Favorable Weather in the Coming Week
Peak spring migration is approaching in the southern latitudes of the US. The northern latitudes should see many new arrivals with favorable weather conditions coming up. Get your binoculars ready!
Dear Journey North Readers,
It has been a very active week for weather! The two systems I mentioned last week really restricted migration, but in between birds did some moving. Ovenbirds, Yellow Warblers, White-eyed Vireos, and Orchard Orioles were seen in New York. Tree Swallows, Blue-gray Gnatcatchers, and Louisiana Waterthrushes were able to make it to Vermont and New Hampshire. In Ohio, Illinois, and Michigan,Tree Swallows, gnatcatchers, Prairie Warblers, and Yellow-throated Warblers made their first appearances. Here in Chattanooga, I saw 2 Blue-winged Warblers on Saturday, along with my first Prairie Warbler, Ovenbird, and Summer Tanager. Red-eyed Vireos were more numerous than the previous week. Some of my colleagues from other parts of Tennessee also saw Blue-winged Warblers, as well as Wood Thrushes. On Saturday and Sunday, a very powerful cold front moved across the country. I expected to see lots of sightings from the Gulf coast, but not many people got outside. For those that did, the storms did force some birds to land. Things were blue in Louisiana, with lots of Indigo Bunting and Blue Grosbeak sightings. Alabama was red, as Scarlet Tanagers and Summer Tanagers were numerous. There was not much activity reported in the western US; mostly Violet-green Swallows, Vaux’s Swifts, and Black-headed Grosbeaks.
Will this week be better? If you look at the weather map, you see it is dominated by high pressure. In the eastern US, those high pressure areas are very strong, providing north winds yesterday (Monday), today, and tomorrow. Birds will not be going anywhere for a few days. Out in the Great Plains and Rockies, birds are now on the back side of those high pressure areas. Migration should resume with clear skies and southerly winds. By the end of the week, the eastern US will have southerly winds after the high pressure areas have moved on, allowing for migration to continue. There is another high pressure area that has moved in off of the Pacific, bringing northerly winds (although not as strong as in the east) to the western and southwestern US. Birds in those areas will stay put for a day or two before being able to resume their migration.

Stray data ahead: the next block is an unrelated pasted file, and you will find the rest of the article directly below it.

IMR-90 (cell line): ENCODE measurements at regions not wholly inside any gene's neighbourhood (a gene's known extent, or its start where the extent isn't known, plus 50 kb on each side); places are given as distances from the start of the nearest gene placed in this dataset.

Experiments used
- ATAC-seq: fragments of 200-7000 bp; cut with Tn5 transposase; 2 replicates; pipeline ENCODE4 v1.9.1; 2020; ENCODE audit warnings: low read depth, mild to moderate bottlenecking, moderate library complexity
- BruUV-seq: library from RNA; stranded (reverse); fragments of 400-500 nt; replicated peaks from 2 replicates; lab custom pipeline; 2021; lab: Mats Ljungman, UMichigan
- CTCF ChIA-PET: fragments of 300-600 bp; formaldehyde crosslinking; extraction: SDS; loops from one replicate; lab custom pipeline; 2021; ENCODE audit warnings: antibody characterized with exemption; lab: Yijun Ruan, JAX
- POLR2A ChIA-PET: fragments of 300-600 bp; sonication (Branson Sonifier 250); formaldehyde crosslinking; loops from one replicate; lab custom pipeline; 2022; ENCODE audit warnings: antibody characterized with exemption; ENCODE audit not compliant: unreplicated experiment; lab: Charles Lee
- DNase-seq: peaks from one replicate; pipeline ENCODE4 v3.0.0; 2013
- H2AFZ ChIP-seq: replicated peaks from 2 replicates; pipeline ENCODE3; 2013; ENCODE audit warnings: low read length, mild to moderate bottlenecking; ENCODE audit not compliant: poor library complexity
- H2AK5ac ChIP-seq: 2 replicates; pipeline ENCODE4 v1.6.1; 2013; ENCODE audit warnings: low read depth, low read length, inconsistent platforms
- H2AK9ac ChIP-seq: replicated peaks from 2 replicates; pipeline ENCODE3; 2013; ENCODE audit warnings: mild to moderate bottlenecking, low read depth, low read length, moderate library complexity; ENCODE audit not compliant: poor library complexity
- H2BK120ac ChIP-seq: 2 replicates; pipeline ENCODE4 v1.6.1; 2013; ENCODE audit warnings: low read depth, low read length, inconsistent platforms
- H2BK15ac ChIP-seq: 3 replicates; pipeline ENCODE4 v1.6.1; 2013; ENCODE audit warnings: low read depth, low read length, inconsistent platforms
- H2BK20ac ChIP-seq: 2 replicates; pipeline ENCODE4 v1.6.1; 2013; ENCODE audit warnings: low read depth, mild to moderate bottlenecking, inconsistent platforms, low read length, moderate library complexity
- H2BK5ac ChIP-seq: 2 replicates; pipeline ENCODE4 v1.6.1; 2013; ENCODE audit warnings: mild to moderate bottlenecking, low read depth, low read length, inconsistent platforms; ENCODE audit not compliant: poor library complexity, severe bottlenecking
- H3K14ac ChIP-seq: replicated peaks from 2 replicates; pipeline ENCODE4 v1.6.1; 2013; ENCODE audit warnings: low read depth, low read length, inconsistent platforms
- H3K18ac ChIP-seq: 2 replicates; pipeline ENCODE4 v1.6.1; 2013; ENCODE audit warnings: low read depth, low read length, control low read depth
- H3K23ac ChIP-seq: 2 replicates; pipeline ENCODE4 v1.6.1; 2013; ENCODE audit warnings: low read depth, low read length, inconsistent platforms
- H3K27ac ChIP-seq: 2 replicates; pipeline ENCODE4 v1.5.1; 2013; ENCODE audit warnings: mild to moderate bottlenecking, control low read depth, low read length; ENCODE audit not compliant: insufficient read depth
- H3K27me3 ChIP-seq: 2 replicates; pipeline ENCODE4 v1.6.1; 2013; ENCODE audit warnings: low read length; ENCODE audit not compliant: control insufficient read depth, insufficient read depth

Overall, the week looks pretty quiet weather-wise. People in the northern US should see a lot of new arrivals. In the southern US, the next two weeks should be the peak of spring migration. There will likely be good numbers of species that have already been seen, as well as some of the late season species such as Swainson’s Thrushes, Blackpoll Warblers, and Yellow-billed Cuckoos. Take care.
Chuck Henrikson’s Birding Report From UW-Madison Arboretum
An Uptick In Baltimore Oriole Sightings
Baltimore Orioles are being reported as far north as Michigan, Wisconsin, and Minnesota. Some Journey North citizen scientists are noting early arrival.
From Eufaula, OK: Carolyn observed her first Baltimore Oriole of the year and said, “They are early this year. Last year it was April 17th before the first one arrived.” (04/08/2020)
From Lake Orion, MI: Daniel shared, “ [Baltimore] Oriole came to hummingbird feeder on the 14th. On the 15th we put up Oriole feeder and saw three birds on the feeder this morning.” (04/14/2020)
Barn Swallows and Loons Farther North
More sightings in Canada are being reported as Barn Swallows continue their northern trajectory.
From Edmonton, AB: Dee observed, “a flock of 15 + [Barn Swallows].” (04/10/2020)
From Fort Erie, ON: Don saw his first Barn Swallow of the year. “First pass through the barn this morning. 3 days later than last year. Over 200 swallows in total last summer with some nests with 3 broods.” (04/14/2020)
Loons are being spotted on lakes across the Midwest, Northeast, and southern Ontario.
From Nineveh, IN: Theresa noted a, “single loon on the lake right next to our boat. Warm and sunny (68) day in Indiana.” (04/04/2020)
Birds of all Sizes
The Journey North community is full of keen birders. From warblers in Texas to Herons in Massachusetts, Journey North citizen scientists are reporting a range of different species.
From Great Barrington, MA: Shep observed his, “First Great Blue [Heron] of the Season.” (04/11/2020)
From Spearman, TX: Gina spotted a, “Wilson’s Warbler in very cold conditions.” (04/13/2020)
Peak migration is nearing – let us know what you are seeing! Go to the Journey North sightings page and under the ‘Select Species or Event‘ dropdown menu, select ’Oriole’, ‘Barn Swallow’, ‘Loon’, or ‘Red-Winged Blackbird’. If you are seeing other species not listed, select ‘All Other Signs of Spring’ under the dropdown menu.